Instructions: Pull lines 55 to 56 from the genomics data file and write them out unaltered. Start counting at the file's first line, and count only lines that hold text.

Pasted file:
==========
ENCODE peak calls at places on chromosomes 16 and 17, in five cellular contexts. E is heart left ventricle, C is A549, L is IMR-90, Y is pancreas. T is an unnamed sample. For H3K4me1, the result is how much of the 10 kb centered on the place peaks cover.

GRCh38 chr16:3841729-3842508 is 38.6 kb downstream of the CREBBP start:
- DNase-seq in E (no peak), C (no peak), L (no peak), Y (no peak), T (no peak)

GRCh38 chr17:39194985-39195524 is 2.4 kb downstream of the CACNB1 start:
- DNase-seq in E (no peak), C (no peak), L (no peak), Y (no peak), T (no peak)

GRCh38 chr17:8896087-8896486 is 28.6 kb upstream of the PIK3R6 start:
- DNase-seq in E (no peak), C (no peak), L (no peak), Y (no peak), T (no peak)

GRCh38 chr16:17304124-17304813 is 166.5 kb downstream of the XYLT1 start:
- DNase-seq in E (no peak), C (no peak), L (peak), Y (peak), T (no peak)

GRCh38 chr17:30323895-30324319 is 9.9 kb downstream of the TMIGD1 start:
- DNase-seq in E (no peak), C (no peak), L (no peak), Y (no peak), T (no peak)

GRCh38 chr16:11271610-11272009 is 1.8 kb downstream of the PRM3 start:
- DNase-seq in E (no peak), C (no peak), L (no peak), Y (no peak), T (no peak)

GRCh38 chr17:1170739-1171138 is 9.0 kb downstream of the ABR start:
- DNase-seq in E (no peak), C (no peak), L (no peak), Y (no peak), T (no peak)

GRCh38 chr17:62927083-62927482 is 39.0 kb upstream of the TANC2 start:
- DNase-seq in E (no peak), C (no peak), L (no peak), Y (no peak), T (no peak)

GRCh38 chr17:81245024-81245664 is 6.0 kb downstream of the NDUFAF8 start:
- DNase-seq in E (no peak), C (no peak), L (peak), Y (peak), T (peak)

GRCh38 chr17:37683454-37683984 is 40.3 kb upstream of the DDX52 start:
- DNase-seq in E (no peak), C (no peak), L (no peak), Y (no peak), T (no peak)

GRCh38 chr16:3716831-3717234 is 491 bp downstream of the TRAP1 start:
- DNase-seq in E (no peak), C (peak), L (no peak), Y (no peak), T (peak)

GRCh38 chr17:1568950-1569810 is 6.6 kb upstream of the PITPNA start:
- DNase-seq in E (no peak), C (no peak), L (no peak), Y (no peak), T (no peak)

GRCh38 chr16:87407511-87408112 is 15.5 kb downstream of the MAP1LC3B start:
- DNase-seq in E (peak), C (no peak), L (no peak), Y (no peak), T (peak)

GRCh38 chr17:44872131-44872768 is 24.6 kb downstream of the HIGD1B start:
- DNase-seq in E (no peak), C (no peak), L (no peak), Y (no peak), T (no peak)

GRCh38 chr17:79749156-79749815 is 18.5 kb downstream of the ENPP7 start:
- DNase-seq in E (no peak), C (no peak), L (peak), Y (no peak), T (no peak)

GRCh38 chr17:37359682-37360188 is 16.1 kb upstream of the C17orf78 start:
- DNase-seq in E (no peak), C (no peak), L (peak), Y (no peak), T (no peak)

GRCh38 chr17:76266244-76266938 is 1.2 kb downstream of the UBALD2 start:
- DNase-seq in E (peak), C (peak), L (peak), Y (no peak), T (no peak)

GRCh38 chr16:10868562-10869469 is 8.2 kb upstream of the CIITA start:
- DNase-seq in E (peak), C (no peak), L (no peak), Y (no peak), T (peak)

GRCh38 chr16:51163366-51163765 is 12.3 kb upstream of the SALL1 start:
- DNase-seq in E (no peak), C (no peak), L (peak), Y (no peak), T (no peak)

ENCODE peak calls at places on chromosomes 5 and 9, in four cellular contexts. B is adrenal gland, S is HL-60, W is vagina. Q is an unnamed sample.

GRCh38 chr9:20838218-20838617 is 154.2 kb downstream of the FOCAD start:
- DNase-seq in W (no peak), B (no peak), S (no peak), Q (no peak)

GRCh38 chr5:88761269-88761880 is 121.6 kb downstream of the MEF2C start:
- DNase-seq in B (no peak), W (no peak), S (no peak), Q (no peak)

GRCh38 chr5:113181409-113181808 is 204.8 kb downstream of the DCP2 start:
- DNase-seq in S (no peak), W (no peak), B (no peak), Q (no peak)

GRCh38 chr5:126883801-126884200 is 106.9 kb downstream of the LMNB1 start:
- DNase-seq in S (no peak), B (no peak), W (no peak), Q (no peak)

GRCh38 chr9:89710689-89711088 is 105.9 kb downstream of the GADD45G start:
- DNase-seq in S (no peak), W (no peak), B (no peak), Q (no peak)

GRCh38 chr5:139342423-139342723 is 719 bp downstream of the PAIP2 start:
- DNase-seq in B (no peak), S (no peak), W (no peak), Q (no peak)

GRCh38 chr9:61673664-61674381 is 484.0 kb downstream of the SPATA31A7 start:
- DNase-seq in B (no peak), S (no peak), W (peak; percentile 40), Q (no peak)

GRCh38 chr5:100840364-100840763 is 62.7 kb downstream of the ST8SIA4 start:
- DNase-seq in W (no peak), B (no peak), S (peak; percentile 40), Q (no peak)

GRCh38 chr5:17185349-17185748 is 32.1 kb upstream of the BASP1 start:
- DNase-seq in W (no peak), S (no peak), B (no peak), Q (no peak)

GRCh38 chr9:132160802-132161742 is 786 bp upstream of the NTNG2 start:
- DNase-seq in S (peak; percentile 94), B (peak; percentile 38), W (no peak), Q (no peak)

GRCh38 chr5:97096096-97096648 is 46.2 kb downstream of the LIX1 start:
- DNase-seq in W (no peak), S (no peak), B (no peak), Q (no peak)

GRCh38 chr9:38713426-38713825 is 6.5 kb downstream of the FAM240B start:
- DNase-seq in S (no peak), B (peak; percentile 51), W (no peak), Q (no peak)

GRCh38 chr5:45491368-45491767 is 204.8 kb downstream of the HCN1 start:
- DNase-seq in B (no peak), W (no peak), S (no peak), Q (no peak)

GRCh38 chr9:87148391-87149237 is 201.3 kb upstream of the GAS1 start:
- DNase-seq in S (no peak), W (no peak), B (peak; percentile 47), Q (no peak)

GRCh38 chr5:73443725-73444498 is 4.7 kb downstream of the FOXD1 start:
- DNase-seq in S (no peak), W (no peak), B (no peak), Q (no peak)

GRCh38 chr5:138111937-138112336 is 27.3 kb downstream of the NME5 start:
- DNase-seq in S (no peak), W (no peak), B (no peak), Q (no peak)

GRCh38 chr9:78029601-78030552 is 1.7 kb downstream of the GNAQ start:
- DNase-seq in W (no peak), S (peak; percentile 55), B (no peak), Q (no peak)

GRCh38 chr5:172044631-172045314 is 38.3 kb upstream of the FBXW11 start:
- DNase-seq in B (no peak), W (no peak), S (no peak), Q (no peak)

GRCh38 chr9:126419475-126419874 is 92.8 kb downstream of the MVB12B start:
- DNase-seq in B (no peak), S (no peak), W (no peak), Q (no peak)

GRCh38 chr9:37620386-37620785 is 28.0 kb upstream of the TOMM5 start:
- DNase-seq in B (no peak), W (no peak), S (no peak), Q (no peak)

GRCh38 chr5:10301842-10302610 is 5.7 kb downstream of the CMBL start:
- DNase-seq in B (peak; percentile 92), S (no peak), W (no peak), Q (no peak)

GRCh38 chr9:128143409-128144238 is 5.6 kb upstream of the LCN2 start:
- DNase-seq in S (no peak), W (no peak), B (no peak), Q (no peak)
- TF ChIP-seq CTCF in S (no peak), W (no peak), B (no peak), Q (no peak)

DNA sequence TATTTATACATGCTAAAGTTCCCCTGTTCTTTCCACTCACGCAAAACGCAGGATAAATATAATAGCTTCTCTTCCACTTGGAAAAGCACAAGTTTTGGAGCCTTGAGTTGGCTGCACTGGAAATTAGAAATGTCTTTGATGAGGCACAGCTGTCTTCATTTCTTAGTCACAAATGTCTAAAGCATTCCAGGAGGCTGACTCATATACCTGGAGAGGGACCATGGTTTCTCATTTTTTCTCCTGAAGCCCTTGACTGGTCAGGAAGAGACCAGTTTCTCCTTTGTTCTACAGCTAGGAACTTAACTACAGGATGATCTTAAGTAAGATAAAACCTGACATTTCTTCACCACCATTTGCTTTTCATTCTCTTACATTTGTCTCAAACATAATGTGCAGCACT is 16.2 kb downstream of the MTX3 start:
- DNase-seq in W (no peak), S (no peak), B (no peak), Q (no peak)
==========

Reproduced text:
GRCh38 chr5:100840364-100840763 is 62.7 kb downstream of the ST8SIA4 start:
- DNase-seq in W (no peak), B (no peak), S (peak; percentile 40), Q (no peak)